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BAD COUNTRY by C.B. McKenzie: Book Review

Talk about your hard-boiled mysteries.  Bad Country is one of the hardest-boiled ones I’ve read in a long time.

From the name Montana Estates, one might think it was a community of elegant houses, perhaps McMansions, on a scenic site in a gated community of Tucson.  Well, one would be quite wrong.  In reality, this section of the city is called El Hoyo, or The Hole.  It’s actually on the outskirts of Tucson, so far out that no one wants to acknowledge it.  It’s an almost-empty trailer park, with dirt roads, a never-completed nine-hole golf course, and piles of cinder blocks at the entrance.  Oh yes, also at the entrance is a corpse lying in a pool of blood.

Rodeo Grace Garnet is the only tenant of Montana Estates, unless you count his elderly dog.  A former rodeo champion, Rodeo (his given name) ekes out a living as a private detective.  But he has no idea about the spurt of murders that is going on in and around Los Jarros County.  There have been three in the last week, including the one by his front door, definitely too high a body count for such a sparsely populated area.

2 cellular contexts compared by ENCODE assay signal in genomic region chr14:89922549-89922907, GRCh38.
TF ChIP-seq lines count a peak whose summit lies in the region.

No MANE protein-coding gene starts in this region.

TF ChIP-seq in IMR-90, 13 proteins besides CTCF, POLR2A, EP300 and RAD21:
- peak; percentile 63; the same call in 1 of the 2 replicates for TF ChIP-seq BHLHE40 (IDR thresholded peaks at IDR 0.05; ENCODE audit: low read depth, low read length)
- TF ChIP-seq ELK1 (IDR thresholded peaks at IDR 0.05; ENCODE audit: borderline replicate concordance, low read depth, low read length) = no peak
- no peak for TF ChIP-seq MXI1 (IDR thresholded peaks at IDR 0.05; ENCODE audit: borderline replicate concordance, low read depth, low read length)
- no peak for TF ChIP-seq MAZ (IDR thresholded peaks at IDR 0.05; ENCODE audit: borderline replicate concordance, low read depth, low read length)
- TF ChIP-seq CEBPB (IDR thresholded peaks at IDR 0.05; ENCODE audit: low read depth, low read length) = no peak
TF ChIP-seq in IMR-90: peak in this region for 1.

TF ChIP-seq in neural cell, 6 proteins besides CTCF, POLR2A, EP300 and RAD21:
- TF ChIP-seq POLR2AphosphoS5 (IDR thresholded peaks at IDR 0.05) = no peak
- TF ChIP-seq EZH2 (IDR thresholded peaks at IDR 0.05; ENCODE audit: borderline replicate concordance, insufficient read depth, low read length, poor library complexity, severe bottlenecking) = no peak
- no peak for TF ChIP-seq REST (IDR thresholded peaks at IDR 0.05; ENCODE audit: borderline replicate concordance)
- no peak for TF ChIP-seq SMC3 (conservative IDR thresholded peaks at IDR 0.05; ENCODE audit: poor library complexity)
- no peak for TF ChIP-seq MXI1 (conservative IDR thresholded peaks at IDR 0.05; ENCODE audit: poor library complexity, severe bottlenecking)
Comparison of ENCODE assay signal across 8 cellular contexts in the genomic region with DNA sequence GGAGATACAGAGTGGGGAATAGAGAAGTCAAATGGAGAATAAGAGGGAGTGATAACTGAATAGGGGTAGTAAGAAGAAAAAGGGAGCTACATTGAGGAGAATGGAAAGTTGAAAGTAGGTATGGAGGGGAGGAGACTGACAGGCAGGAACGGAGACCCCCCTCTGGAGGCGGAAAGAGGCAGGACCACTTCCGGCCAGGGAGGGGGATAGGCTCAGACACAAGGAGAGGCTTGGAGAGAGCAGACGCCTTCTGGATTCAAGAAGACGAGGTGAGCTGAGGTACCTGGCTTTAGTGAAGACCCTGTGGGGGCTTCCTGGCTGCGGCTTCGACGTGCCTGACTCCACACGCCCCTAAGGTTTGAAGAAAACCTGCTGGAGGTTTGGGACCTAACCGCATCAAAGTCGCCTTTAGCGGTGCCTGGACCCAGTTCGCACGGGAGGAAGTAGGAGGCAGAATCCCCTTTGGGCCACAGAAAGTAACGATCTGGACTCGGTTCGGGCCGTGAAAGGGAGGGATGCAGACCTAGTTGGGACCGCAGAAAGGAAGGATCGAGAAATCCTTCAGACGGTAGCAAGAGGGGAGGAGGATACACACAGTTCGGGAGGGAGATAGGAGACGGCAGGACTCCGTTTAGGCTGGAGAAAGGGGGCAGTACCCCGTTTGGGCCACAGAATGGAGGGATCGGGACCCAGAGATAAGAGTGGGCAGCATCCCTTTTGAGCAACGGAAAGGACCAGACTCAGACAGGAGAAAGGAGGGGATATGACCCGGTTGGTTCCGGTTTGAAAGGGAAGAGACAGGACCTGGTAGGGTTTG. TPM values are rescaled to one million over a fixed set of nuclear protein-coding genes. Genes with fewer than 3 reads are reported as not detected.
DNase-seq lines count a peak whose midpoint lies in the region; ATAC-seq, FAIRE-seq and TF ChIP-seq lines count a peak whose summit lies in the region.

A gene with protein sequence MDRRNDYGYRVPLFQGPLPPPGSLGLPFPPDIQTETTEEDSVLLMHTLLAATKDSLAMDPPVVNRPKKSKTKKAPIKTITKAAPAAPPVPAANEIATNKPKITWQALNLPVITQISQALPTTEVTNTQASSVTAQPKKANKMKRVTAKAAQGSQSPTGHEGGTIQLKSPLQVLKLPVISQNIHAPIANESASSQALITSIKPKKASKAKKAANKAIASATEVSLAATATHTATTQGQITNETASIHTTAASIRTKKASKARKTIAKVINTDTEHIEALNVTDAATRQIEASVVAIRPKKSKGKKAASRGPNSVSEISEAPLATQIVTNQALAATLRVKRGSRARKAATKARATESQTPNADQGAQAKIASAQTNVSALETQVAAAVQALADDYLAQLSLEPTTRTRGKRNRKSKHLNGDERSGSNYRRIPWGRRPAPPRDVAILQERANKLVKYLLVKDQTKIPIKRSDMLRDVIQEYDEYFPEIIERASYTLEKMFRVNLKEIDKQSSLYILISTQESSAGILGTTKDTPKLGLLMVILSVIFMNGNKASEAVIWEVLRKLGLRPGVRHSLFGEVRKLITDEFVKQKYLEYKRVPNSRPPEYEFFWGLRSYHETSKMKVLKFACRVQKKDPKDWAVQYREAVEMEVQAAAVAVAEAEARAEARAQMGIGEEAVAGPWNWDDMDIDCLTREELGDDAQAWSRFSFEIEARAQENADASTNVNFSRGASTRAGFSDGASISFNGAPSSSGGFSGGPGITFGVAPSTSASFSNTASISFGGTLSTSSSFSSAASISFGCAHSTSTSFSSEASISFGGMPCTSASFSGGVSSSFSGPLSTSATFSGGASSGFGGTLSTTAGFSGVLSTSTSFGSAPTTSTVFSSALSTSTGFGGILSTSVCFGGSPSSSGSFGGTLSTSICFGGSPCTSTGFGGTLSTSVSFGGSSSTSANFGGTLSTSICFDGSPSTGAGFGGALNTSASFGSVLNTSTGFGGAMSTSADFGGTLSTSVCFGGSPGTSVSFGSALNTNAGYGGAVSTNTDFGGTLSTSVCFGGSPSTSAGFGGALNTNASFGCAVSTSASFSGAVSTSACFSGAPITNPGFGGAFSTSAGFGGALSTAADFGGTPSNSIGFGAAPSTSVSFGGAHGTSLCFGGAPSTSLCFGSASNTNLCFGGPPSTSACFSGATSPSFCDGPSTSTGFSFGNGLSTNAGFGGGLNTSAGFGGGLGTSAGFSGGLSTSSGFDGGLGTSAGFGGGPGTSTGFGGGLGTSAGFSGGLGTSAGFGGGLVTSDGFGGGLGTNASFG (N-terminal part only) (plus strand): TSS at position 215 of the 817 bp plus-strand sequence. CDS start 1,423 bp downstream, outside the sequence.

Rodeo’s friend Luis Azul Encarnacion, owner of the Twin Arrows Trading Post that Rodeo frequents, has a job for the private eye.  A cowboy has found the body of a teenage boy near a riverbed.  No one knows if the boy, Samuel Rocha, fell off the nearby bridge or was shot off, and the boy’s grandmother wants Rodeo to investigate.  Interestingly, though, Mrs. Rocha doesn’t appear very upset about her grandson’s death, so Rodeo is not quite sure why he’s being hired.  However, he desperately needs a job, so he accepts his new client and begins his investigation.

The cast of characters in Bad Country reads like a list of people you’d rather not know.  There’s Romeo’s former girlfriend Sirena Rae, a stripper with some severe mental health issues; her father, “Apache” Ray Molina, an ageing sheriff with too many dead bodies in his county; Ted Anderton, a member of the Arizona Department of Public Safety Highway Patrol, who can’t seem to forget or forgive that Romeo beat an escaped criminal to death several years ago; and Ronald Rocha, a psychopathic gunslinger determined to avenge the death of his cousin Samuel.

Definitely not for fans of cozy mysteries, Bad Country portrays a poor, rough part of Arizona, far from the natural beauty of the Grand Canyon or the elegant golf resorts of Scottsdale that the tourists see.  Life in Los Jarros county is, for most of its inhabitants, a struggle against poverty, drugs, and crime.  And Rodeo Garnet is in the midst of it all.

C. B. McKenzie has written a noir novel in gritty, street-wise prose.  No wonder Bad Country won the Tony Hillerman Prize for best first novel set in the southwest.  It’s an honor that is well-deserved.

You can read more about C. B. McKenzie at this web site.!mckenzie/c6yx.

Check out the complete Marilyn’s Mystery Reads at her web site.